Incidentally, if the guy’s girlfriend is under 18, he will also be charged with child porn offences and be facing up to 14 years in jail and be required to register with and report to the provincial and federal sex offender databases.

But He Didn’t Mean Any Harm!

Doesn’t matter. Section 162.1 doesn’t just capture situations in which the sexual materials are posted for reasons of revenge, although revenge or extortion frequently make up the background story. As you can see from subsection (4)(b) “the motives of an accused are irrelevant.” Even if the guy wasn’t seeking revenge, he would still be guilty of the offence. What is relevant is the consent – or lack of consent – of the person depicted in the photo. If his girlfriend did not consent to him posting those pictures of her, then his motives for posting them don’t, legally speaking, matter.

Does That Guy Have Any Kind of a Defence?

Subsection (3) provides for an extremely limited defence of “public good.” Can this guy show that posting the nude pictures of his girlfriend without her consent served the public good in some way? Not likely.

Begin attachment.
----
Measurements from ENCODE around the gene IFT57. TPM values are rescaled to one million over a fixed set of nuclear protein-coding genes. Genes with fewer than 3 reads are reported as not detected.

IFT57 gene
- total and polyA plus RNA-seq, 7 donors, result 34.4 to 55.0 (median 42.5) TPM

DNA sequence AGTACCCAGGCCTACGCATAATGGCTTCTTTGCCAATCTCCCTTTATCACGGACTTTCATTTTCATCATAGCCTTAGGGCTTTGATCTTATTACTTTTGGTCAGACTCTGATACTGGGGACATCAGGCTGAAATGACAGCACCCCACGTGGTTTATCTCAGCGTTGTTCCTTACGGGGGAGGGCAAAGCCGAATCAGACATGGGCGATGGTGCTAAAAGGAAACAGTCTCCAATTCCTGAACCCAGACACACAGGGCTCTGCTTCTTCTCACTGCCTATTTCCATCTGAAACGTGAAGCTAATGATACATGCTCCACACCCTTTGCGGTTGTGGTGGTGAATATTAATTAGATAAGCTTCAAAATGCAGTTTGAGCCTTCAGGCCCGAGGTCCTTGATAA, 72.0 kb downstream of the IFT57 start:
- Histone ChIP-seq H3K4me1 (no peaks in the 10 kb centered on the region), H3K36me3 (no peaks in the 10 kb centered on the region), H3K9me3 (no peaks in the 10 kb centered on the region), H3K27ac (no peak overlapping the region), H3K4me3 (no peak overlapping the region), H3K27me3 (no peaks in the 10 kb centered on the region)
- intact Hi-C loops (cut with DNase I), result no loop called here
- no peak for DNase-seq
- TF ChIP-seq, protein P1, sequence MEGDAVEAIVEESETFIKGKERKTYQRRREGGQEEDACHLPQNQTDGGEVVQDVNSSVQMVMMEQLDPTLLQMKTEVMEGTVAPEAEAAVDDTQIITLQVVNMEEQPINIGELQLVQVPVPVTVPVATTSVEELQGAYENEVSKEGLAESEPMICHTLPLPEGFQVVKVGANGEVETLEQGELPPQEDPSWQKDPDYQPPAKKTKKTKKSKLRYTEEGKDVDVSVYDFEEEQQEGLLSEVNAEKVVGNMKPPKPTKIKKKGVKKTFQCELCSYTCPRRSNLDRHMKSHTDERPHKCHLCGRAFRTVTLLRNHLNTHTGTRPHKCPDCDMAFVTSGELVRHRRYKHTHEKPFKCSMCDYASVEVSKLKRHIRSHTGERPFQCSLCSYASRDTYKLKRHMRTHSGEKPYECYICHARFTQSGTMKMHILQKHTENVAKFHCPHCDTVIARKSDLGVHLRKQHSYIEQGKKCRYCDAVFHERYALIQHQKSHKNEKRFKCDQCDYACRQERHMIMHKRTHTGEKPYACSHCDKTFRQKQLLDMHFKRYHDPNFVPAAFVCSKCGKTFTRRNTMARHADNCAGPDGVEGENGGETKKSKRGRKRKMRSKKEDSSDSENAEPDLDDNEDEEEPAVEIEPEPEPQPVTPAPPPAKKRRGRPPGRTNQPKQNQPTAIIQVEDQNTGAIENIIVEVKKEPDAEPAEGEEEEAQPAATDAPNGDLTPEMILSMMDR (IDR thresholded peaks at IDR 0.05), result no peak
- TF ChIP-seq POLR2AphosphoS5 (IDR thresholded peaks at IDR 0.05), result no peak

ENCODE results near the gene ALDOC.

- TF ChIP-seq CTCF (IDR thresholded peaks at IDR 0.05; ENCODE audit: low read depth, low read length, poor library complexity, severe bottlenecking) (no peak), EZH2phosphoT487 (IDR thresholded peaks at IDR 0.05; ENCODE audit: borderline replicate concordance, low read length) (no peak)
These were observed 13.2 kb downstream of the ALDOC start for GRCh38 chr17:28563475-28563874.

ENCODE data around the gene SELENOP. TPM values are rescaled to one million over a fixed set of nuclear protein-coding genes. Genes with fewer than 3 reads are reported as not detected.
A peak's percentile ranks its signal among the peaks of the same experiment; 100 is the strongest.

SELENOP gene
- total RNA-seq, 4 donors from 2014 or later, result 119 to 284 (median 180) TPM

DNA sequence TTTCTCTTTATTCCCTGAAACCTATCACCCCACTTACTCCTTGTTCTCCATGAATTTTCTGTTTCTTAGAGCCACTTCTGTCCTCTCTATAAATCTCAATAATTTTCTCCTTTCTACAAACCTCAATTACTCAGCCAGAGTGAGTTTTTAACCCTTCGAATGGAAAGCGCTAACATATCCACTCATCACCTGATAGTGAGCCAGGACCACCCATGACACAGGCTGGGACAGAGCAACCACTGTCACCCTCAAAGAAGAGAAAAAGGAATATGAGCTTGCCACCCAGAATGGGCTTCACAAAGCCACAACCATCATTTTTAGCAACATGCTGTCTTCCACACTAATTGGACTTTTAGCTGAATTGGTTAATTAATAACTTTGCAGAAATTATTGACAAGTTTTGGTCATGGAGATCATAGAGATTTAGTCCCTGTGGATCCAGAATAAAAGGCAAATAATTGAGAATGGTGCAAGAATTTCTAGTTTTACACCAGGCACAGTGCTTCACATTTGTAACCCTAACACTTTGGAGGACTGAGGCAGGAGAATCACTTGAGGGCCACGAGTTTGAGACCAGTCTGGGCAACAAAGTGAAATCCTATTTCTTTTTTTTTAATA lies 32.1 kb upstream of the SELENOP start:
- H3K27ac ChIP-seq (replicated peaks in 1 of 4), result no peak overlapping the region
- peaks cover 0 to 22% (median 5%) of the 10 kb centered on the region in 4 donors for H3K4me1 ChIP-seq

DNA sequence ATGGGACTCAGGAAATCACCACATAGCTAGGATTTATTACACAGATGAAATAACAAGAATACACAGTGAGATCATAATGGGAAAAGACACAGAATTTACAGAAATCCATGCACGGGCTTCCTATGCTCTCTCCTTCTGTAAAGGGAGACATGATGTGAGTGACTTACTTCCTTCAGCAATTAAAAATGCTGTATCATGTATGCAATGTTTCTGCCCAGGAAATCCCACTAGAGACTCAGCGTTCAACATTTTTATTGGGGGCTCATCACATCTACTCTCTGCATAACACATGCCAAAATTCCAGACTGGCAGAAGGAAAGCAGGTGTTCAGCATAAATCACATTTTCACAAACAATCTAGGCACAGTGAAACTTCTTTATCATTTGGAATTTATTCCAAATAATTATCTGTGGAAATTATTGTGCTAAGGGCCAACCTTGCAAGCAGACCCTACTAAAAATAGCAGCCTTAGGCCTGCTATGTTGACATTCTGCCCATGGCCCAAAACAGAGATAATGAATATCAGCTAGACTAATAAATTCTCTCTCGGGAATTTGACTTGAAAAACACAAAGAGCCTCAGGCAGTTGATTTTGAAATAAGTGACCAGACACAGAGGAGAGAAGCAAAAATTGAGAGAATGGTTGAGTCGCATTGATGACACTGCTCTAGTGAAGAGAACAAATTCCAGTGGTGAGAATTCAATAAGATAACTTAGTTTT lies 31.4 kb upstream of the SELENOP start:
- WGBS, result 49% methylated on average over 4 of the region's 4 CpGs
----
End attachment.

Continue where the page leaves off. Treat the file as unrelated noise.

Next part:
A defence for his offence will revolve around the issue of consent. Can he raise a reasonable doubt about whether he acted without his girlfriend’s consent? As with all sexual offences, the stakes are high in his case. He needs to get legal advice. If he has been charged in the Peterborough area, he needs to consult with a criminal lawyer who knows this area of law and who also knows the Peterborough courts.

The criminal law firm of Aitken Robertson is an established and respected presence in the Peterborough courts. The lawyers of Aitken Robertson collectively have a wealth of experience in this area of law and offer a free half-hour consultation, either through this website or by calling the Peterborough office number: (705) 742-0440 or the toll-free number: 1-800-668-1657. After the Covid-19 restrictions on personal contact are lifted, the firm’s lawyers will also offer these consultations in person.